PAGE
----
Master Class
Point Of View
Add Camera Position To Your List Of Pro Techniques

All Photos © 2004, Monte Zucker, All Rights Reserved

Have you ever considered creating people portraits? I mean real portraits, pictures that capture the essence of that individual and have character and style. If so, I just want you to know that there's a lot more to people portraits than posing and lighting. One of the most essential ingredients is your choice of camera position.

That may seem to be "a given," but you would be amazed at how many people think of camera position as "right about here" or "eye level" or "shoulder height," and many other similar vague statements. That's not what we should be thinking when we're creating portraits. We should be thinking that camera position is an angle of the face. Camera position should be either full face, 2/3, or profile.

Take a few moments and look at people in commercial advertisements. Look at the people on TV and in the movies. What the average person overlooks is that truly great photographers usually pick a camera position that shows one of these three facial angles. Is it a coincidence? Not on your life! These three camera positions are as integral to the effectiveness of the image as is the subject's expression.

Full-Face Portrait
One of my most popular and recognizable images is this full-face portrait. The lens of the camera was positioned to see the face coming directly toward the lens. You see the same amount of her ears on both sides of her face. Her eyes are positioned about 1/3 of the way down from the top of the picture. Her face is not turned, even slightly, in one direction or another. I'm not showing you anything new, but what I am trying to stress here is that I was thinking "full face" when I positioned the camera for this portrait.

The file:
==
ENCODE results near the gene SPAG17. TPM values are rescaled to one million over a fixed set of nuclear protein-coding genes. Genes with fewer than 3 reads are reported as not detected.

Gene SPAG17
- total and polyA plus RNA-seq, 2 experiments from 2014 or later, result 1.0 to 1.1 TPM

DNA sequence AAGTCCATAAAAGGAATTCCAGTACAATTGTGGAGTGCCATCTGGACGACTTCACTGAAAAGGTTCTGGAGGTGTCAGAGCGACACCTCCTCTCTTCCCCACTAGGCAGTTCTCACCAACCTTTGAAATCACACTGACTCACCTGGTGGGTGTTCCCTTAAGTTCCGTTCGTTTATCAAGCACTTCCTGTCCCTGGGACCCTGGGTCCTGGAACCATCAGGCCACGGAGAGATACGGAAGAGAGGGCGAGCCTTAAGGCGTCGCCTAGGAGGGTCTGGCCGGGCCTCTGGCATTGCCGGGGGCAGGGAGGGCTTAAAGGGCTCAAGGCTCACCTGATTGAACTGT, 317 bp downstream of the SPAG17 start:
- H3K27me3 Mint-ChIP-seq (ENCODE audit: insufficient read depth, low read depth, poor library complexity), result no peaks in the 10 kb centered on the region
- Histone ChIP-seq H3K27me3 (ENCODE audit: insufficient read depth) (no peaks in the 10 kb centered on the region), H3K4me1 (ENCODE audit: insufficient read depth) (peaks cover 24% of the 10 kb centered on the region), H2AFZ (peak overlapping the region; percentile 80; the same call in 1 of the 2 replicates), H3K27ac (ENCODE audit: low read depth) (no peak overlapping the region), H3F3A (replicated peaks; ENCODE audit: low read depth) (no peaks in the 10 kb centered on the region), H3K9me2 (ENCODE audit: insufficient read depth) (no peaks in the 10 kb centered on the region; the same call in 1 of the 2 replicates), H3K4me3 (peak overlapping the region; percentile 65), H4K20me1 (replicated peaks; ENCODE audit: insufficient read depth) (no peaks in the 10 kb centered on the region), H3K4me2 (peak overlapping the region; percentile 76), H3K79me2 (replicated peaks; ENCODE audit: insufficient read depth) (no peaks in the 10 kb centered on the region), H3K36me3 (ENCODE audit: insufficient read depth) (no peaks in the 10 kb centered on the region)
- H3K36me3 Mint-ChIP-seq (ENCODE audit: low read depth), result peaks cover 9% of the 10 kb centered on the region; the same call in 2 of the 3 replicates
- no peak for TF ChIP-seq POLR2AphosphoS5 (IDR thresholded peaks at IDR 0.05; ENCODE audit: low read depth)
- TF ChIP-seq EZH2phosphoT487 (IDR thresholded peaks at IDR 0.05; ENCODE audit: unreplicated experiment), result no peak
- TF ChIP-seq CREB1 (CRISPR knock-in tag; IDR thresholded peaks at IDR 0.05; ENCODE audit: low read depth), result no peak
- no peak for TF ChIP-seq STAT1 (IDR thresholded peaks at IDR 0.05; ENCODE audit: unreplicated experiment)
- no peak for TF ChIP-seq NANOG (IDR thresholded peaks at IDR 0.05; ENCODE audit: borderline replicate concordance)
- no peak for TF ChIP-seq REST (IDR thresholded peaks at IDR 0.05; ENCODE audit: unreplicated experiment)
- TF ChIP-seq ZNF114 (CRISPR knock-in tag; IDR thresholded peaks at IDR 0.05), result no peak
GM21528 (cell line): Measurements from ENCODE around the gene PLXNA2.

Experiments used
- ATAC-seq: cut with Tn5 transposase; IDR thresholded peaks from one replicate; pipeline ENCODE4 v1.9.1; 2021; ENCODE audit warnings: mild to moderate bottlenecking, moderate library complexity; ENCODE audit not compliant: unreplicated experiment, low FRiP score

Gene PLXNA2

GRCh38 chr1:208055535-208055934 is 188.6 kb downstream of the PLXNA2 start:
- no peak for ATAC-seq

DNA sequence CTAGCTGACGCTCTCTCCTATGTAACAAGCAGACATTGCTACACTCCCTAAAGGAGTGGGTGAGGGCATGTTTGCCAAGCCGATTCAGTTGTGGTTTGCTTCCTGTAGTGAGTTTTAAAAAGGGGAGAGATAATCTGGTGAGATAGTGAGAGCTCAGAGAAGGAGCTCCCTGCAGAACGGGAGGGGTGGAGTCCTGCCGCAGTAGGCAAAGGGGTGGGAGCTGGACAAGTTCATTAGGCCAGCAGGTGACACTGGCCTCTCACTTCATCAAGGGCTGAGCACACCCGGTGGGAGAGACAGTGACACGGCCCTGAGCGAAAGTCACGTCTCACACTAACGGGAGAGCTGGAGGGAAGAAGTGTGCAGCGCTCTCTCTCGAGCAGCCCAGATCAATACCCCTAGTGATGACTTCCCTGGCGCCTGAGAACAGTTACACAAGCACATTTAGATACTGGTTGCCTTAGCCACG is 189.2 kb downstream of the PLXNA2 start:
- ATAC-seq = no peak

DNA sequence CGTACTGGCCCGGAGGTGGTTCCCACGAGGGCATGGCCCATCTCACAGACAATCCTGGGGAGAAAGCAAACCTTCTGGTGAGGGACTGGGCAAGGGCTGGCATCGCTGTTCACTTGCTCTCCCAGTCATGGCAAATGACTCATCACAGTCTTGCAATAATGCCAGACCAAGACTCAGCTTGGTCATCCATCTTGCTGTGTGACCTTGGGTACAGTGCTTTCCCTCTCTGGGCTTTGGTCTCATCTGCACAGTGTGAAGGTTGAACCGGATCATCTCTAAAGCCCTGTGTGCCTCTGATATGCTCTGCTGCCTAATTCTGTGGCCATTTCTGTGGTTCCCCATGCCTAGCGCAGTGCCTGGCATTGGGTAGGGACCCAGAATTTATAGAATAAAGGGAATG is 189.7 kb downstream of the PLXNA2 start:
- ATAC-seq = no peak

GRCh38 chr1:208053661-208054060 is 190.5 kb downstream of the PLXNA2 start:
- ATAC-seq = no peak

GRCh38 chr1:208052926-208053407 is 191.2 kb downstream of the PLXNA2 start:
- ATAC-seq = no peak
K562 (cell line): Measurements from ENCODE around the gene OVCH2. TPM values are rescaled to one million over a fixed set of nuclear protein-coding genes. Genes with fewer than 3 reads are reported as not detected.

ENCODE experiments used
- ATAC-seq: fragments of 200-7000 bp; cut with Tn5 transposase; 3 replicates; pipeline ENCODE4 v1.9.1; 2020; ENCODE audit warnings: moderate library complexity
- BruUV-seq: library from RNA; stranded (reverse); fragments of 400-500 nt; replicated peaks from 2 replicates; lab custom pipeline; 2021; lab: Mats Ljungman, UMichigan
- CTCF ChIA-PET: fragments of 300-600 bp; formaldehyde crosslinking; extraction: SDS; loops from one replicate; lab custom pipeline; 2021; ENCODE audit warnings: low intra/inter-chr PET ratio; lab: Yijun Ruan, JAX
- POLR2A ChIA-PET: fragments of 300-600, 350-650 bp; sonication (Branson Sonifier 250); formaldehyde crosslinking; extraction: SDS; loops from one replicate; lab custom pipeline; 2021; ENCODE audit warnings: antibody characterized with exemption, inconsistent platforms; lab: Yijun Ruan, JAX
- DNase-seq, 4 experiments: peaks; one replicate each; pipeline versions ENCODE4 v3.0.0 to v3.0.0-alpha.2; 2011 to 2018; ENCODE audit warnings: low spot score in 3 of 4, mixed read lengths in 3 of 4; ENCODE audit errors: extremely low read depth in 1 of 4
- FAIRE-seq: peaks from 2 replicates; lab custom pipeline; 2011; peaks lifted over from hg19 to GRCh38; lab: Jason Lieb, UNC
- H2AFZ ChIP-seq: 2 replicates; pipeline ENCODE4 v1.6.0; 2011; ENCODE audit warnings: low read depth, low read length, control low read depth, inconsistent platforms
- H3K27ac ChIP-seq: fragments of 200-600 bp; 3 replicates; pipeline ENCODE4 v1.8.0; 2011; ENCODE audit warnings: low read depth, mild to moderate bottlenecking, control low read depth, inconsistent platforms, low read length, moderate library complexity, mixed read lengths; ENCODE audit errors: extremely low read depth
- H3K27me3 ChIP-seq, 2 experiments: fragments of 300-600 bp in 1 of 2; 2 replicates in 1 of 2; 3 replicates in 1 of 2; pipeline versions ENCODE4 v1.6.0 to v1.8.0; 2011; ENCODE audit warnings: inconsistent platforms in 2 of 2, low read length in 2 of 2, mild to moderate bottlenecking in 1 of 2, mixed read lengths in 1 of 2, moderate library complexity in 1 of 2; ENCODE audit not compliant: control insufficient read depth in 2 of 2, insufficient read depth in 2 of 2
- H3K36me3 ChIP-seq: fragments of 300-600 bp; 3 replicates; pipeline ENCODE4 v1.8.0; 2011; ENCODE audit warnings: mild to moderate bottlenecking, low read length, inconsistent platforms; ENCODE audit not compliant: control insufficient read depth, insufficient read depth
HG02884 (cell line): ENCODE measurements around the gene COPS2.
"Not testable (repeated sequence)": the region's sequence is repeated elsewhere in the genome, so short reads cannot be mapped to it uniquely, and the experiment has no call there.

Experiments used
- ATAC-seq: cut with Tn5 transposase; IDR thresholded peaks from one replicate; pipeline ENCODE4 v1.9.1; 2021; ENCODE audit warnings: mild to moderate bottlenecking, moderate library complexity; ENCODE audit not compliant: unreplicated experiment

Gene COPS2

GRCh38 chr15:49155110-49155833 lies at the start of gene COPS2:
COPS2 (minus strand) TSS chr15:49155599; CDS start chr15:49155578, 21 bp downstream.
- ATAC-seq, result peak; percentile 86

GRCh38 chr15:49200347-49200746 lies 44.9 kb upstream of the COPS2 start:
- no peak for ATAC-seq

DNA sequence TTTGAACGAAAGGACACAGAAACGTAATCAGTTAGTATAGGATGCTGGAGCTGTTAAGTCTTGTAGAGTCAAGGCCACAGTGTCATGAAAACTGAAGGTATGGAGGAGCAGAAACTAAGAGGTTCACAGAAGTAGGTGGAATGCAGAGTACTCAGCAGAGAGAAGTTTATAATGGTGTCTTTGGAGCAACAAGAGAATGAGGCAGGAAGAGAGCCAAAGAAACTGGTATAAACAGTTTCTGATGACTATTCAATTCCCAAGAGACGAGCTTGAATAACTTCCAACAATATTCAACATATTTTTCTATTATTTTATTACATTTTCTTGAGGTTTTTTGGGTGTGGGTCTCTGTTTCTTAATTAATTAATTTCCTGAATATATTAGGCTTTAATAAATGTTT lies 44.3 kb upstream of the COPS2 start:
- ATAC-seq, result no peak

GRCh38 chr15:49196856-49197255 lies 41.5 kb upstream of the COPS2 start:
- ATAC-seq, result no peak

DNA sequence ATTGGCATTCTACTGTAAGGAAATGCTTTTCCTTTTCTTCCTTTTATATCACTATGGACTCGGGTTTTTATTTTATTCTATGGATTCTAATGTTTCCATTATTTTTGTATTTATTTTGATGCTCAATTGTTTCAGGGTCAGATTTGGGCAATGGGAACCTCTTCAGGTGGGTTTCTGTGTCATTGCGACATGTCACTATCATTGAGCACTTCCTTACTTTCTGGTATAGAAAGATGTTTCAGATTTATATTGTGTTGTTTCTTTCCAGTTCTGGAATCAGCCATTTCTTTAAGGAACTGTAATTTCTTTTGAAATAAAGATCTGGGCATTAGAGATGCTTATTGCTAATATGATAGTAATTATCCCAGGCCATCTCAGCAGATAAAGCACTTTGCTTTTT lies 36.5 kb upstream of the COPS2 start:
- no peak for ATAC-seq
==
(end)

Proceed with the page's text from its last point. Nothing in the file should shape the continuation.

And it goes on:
2/3 Camera Position
Throughout the history of art portraits have been created with the artist's eye and/or the photographer's lens at the exact position where you see the 2/3 position of the face. That is where the viewer sees the front and one side of the subject's face. You see both eyes with the farthest eye going almost to the edge of the outline of the face. There is a slight piece of flesh separating the eye from the background. The tip of the nose does not come close to the edge of the cheek. The bridge of the nose does not cross over the far eye. If the nose starts to cover the eye, the face turns more toward the viewer showing a little more flesh on the outside edge of the eye.

No matter where you look--magazine covers, TV, movies, etc.--more than any other view of the face you're going to see this 2/3 position. It's not an accident. It's done purposely, because this is usually the most flattering angle of the face. It slims a round or angular face. It shows the cheekbones more clearly than when looking at a full face. From this angle the facial features are defined more sharply than from any other position.

Look all around you. You'll become more and more aware of the value of this camera position. See the strength of this man's portrait, created by placing my lens where it saw that exact angle of his face.

Profile
The profile angle of a face is one that dates back to the caveman. Drawings can still be seen on walls etched there forever by people who recognized the character that can be seen by viewing one side of the face. The Egyptians were also famous for their drawings of profiles, although they drew eyes from the frontal position. Today, when we photograph people in profile we often have them looking slightly to the side, so that the camera sees the pupil of the eye, rather than looking at a blank, white eye socket.

Camera position for the profile is where you see exactly one half of the face. When photographing a profile I usually suggest that you place your lens in a position where you see a little of the second eye/eyebrow and then back off until you lose that. In this way you're sure to see the complete profile. Oftentimes photographers get too far behind the face and don't show quite enough of the side of the face, showing more of the back of the head.

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